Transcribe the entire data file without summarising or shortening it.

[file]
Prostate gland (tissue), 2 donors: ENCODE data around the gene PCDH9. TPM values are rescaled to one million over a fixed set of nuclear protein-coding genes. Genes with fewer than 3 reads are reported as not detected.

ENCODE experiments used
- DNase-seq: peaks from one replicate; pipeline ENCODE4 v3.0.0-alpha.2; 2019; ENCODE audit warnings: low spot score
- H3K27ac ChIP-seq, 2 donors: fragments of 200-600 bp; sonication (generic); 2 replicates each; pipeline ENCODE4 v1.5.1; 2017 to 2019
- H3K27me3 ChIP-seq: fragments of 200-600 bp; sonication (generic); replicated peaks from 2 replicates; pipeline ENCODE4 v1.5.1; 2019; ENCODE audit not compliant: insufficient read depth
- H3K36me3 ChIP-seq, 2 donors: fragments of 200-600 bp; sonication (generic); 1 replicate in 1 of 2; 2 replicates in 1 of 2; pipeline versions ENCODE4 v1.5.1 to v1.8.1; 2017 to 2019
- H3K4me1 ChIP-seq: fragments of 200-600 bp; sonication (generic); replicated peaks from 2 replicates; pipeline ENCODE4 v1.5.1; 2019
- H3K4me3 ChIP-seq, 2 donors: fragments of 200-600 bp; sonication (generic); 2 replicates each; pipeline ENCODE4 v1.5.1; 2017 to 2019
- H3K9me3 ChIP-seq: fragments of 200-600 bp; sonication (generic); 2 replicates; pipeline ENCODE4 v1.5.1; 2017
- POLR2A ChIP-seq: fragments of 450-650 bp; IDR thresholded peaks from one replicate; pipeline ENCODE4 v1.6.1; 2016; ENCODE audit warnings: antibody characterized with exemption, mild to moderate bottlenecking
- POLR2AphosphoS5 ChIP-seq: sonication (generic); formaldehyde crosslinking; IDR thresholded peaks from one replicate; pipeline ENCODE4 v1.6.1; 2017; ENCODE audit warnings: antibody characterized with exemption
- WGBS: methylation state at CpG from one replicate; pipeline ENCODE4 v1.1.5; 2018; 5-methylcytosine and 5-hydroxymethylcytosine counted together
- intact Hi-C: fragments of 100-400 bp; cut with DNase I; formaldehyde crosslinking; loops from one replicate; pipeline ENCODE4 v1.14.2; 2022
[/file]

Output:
Prostate gland (tissue), 2 donors: ENCODE data around the gene PCDH9. TPM values are rescaled to one million over a fixed set of nuclear protein-coding genes. Genes with fewer than 3 reads are reported as not detected.

ENCODE experiments used
- DNase-seq: peaks from one replicate; pipeline ENCODE4 v3.0.0-alpha.2; 2019; ENCODE audit warnings: low spot score
- H3K27ac ChIP-seq, 2 donors: fragments of 200-600 bp; sonication (generic); 2 replicates each; pipeline ENCODE4 v1.5.1; 2017 to 2019
- H3K27me3 ChIP-seq: fragments of 200-600 bp; sonication (generic); replicated peaks from 2 replicates; pipeline ENCODE4 v1.5.1; 2019; ENCODE audit not compliant: insufficient read depth
- H3K36me3 ChIP-seq, 2 donors: fragments of 200-600 bp; sonication (generic); 1 replicate in 1 of 2; 2 replicates in 1 of 2; pipeline versions ENCODE4 v1.5.1 to v1.8.1; 2017 to 2019
- H3K4me1 ChIP-seq: fragments of 200-600 bp; sonication (generic); replicated peaks from 2 replicates; pipeline ENCODE4 v1.5.1; 2019
- H3K4me3 ChIP-seq, 2 donors: fragments of 200-600 bp; sonication (generic); 2 replicates each; pipeline ENCODE4 v1.5.1; 2017 to 2019
- H3K9me3 ChIP-seq: fragments of 200-600 bp; sonication (generic); 2 replicates; pipeline ENCODE4 v1.5.1; 2017
- POLR2A ChIP-seq: fragments of 450-650 bp; IDR thresholded peaks from one replicate; pipeline ENCODE4 v1.6.1; 2016; ENCODE audit warnings: antibody characterized with exemption, mild to moderate bottlenecking
- POLR2AphosphoS5 ChIP-seq: sonication (generic); formaldehyde crosslinking; IDR thresholded peaks from one replicate; pipeline ENCODE4 v1.6.1; 2017; ENCODE audit warnings: antibody characterized with exemption
- WGBS: methylation state at CpG from one replicate; pipeline ENCODE4 v1.1.5; 2018; 5-methylcytosine and 5-hydroxymethylcytosine counted together
- intact Hi-C: fragments of 100-400 bp; cut with DNase I; formaldehyde crosslinking; loops from one replicate; pipeline ENCODE4 v1.14.2; 2022